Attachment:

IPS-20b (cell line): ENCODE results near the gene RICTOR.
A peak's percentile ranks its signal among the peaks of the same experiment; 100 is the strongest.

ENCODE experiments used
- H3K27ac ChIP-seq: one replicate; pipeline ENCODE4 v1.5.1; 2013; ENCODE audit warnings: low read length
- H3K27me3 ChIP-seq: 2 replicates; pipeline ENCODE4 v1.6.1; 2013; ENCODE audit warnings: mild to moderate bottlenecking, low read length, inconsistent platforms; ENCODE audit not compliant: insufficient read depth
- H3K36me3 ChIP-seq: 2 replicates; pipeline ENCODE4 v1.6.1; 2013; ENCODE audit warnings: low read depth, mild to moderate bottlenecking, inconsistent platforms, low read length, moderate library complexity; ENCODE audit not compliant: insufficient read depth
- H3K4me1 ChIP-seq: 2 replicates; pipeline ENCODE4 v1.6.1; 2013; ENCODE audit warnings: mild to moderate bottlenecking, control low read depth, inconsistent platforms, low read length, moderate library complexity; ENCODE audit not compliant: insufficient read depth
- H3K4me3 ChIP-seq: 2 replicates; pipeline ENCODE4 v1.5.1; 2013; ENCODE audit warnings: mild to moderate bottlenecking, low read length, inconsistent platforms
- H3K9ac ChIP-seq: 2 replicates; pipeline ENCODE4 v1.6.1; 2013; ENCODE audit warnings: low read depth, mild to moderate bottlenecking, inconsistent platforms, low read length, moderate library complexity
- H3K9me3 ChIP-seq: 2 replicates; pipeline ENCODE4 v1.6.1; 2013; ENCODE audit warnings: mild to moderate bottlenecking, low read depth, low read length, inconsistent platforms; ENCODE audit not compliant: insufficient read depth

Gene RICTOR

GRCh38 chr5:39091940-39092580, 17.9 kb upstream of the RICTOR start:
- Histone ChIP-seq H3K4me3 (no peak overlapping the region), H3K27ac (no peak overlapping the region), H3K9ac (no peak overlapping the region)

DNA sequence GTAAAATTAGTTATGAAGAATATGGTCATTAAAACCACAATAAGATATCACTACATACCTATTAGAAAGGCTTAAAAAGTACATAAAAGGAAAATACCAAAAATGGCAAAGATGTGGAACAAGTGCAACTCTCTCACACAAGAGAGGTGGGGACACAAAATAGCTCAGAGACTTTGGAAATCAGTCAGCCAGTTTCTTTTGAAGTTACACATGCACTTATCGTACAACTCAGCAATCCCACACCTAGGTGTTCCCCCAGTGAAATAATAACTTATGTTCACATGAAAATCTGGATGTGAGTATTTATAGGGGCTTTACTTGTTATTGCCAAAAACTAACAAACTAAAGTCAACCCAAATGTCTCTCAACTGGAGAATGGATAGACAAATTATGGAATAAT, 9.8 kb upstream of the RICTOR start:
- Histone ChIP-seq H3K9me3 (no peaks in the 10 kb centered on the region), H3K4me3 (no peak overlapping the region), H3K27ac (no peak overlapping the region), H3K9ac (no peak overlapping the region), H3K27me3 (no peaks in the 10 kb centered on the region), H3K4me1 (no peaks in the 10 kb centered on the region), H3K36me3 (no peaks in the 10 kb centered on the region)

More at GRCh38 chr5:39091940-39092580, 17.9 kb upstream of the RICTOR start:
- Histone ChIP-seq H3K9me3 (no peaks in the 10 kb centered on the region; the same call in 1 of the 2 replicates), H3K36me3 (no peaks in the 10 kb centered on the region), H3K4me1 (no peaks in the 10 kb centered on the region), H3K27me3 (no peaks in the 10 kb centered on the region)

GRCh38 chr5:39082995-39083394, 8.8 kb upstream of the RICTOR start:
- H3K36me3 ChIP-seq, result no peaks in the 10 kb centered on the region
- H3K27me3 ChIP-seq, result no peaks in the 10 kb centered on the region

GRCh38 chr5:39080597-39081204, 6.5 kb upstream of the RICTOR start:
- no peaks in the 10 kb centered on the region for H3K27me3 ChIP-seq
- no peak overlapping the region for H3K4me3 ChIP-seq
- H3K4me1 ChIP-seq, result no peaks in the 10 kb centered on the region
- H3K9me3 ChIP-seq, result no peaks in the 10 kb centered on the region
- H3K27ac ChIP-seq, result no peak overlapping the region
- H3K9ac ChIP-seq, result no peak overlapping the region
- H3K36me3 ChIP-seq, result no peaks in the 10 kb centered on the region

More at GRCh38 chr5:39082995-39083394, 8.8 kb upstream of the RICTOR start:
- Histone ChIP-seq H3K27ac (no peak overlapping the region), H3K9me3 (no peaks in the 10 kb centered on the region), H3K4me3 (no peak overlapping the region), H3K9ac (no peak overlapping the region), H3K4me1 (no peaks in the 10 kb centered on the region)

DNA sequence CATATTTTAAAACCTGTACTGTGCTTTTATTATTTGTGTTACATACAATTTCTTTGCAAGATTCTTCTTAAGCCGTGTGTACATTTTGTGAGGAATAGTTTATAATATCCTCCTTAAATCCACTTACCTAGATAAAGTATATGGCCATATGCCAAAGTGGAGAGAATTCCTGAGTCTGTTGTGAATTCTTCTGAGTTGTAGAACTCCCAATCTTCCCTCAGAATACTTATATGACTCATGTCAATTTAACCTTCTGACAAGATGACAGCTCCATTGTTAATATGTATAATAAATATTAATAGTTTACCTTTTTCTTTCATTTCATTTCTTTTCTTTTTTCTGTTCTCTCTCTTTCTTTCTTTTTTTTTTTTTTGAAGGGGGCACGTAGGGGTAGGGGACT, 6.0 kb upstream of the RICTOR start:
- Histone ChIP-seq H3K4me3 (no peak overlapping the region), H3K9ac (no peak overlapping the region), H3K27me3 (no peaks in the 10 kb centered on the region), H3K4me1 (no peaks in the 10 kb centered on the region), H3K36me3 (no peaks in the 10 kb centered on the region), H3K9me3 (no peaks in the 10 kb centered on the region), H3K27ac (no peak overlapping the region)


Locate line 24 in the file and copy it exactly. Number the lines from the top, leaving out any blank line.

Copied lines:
- H3K4me1 ChIP-seq, result no peaks in the 10 kb centered on the region